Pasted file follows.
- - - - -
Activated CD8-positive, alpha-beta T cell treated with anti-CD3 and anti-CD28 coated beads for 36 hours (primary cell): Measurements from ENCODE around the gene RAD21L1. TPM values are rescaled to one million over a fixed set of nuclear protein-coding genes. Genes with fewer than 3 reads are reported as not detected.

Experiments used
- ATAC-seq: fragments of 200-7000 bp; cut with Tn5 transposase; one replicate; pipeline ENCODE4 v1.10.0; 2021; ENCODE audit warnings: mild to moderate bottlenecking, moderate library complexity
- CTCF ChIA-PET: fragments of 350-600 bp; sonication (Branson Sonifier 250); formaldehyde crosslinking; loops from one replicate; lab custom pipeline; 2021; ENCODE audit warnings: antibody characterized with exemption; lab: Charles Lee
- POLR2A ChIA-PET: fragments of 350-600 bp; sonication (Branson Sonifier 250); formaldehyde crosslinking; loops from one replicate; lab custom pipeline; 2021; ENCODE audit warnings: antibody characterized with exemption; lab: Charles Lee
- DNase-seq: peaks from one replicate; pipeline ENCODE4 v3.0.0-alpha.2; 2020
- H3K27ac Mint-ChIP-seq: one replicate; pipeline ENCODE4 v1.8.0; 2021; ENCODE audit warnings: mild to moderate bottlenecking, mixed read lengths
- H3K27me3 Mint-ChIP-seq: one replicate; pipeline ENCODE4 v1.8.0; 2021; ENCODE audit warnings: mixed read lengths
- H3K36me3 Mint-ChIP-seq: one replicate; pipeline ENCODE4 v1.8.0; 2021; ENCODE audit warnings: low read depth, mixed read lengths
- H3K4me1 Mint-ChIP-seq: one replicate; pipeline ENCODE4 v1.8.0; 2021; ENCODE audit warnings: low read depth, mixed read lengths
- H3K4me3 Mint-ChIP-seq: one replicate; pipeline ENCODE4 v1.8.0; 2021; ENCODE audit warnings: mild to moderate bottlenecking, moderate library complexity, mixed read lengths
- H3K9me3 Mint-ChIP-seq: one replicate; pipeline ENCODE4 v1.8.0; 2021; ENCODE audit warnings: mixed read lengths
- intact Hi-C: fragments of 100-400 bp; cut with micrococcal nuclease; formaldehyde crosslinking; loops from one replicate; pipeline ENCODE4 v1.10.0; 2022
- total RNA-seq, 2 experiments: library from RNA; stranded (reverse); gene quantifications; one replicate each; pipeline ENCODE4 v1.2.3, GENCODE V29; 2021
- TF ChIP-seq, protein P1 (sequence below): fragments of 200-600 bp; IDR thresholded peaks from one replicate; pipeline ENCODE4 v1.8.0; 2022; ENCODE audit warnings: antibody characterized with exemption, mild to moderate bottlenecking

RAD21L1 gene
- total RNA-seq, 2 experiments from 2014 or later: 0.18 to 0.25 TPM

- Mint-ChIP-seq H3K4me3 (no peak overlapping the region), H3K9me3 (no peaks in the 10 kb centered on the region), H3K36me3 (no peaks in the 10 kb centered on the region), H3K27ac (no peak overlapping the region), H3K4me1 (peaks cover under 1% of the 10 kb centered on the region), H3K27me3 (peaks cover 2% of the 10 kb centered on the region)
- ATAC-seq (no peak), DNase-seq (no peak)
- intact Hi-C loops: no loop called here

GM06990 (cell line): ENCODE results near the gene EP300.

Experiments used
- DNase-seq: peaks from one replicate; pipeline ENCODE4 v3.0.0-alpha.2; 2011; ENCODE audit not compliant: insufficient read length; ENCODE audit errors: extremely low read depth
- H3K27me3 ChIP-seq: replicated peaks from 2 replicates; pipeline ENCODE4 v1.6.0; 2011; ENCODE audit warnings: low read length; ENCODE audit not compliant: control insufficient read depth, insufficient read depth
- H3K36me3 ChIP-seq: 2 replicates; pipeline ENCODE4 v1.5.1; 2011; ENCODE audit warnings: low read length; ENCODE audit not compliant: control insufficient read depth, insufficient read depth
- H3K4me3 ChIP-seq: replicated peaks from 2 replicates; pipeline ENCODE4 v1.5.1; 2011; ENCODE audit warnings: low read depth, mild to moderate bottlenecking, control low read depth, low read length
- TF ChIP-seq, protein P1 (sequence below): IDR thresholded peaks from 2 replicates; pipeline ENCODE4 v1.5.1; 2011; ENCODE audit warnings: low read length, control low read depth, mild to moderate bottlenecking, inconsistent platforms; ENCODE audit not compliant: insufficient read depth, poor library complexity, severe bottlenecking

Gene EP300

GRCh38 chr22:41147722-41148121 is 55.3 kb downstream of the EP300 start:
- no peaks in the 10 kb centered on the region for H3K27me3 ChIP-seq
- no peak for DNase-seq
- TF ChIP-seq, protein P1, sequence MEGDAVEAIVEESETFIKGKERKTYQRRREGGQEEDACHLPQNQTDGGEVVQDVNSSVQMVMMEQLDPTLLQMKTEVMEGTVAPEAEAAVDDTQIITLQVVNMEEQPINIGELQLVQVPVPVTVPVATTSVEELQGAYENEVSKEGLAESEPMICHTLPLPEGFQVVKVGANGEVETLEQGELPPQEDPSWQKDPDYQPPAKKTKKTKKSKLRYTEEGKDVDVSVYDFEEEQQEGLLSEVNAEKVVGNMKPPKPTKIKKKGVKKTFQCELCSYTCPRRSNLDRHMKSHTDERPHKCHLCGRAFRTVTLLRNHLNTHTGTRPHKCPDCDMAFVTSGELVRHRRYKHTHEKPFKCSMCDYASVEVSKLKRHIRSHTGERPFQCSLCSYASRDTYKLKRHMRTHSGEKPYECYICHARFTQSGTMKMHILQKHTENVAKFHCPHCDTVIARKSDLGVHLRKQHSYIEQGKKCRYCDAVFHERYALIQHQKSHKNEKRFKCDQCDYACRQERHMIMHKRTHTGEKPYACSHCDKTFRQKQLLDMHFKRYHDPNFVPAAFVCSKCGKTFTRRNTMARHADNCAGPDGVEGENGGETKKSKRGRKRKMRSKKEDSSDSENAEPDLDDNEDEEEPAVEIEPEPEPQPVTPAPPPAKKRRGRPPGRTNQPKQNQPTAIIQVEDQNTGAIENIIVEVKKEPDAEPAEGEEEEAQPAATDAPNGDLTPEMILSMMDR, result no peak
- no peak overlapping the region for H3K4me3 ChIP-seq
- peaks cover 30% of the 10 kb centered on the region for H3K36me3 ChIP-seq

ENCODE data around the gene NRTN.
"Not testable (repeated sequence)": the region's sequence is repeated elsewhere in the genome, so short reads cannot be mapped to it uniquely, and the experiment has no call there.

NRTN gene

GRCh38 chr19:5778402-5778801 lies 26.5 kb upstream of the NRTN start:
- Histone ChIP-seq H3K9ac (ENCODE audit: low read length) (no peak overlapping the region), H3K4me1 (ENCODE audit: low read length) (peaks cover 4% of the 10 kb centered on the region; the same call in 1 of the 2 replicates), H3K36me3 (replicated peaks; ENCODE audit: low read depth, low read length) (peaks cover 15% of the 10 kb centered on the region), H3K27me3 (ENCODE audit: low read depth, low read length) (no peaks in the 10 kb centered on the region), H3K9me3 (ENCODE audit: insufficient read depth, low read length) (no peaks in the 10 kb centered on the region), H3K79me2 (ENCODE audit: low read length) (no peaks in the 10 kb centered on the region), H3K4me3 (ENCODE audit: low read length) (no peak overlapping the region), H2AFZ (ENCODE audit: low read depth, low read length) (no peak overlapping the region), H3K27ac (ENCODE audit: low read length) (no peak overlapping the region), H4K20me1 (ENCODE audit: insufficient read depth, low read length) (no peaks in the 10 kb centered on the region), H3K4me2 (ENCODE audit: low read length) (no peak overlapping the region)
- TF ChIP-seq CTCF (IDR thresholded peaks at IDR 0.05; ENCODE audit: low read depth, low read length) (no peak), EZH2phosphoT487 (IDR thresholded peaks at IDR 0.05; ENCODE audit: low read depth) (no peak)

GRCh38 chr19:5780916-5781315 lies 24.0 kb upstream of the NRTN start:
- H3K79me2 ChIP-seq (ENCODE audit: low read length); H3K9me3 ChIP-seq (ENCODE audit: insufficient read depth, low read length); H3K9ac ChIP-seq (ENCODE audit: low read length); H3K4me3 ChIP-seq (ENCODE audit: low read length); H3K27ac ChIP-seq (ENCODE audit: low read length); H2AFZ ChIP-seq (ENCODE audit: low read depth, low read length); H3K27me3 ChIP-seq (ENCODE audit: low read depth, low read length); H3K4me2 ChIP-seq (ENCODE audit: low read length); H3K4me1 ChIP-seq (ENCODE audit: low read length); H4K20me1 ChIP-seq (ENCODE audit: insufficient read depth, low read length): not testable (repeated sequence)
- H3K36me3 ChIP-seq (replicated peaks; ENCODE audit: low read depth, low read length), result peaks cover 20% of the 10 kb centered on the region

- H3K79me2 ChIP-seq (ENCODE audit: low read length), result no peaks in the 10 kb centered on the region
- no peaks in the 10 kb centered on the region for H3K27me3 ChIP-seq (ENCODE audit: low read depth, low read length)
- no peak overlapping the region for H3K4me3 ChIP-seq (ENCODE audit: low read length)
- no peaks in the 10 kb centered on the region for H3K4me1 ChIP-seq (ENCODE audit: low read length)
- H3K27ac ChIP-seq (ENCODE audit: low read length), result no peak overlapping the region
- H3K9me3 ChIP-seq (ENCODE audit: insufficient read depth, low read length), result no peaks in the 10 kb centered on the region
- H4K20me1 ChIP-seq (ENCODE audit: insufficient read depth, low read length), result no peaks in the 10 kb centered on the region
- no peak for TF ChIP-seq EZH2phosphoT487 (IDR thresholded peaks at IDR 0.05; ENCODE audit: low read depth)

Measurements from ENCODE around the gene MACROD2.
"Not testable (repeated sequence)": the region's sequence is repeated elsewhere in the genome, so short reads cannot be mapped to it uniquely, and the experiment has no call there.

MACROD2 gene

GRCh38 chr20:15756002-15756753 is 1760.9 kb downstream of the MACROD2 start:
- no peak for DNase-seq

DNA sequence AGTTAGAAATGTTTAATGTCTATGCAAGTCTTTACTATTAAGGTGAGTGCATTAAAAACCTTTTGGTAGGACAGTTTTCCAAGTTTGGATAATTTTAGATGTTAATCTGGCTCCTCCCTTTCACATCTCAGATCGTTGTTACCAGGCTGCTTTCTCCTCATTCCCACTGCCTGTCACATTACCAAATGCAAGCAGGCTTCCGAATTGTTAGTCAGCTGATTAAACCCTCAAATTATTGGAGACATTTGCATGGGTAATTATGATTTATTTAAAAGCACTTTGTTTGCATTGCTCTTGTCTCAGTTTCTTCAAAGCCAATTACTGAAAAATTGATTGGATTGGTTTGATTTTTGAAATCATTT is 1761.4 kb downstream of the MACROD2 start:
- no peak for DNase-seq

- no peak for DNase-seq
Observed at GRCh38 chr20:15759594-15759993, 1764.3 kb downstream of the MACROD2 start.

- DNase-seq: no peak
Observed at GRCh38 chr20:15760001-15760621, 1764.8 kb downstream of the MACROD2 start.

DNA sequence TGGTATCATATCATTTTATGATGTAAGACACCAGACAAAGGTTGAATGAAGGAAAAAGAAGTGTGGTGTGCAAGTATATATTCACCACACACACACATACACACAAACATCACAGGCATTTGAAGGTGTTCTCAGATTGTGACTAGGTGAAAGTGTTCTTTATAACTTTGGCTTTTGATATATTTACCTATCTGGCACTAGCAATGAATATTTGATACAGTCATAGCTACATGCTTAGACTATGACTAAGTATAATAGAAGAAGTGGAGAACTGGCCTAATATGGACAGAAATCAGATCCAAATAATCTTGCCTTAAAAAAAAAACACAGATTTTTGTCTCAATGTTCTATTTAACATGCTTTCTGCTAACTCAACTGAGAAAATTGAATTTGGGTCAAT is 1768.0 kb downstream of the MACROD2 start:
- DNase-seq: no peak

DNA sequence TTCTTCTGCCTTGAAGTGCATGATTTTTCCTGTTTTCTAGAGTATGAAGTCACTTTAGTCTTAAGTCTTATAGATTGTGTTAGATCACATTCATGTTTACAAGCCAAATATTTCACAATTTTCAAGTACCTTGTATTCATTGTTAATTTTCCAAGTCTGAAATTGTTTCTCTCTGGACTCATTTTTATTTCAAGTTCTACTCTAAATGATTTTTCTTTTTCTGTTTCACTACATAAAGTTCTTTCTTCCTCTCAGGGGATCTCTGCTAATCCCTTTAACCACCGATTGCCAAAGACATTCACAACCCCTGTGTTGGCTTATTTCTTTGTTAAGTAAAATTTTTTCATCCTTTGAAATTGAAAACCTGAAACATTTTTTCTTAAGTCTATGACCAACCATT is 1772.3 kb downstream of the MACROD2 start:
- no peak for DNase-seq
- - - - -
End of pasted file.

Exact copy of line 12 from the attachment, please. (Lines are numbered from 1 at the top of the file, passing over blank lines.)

- H3K9me3 Mint-ChIP-seq: one replicate; pipeline ENCODE4 v1.8.0; 2021; ENCODE audit warnings: mixed read lengths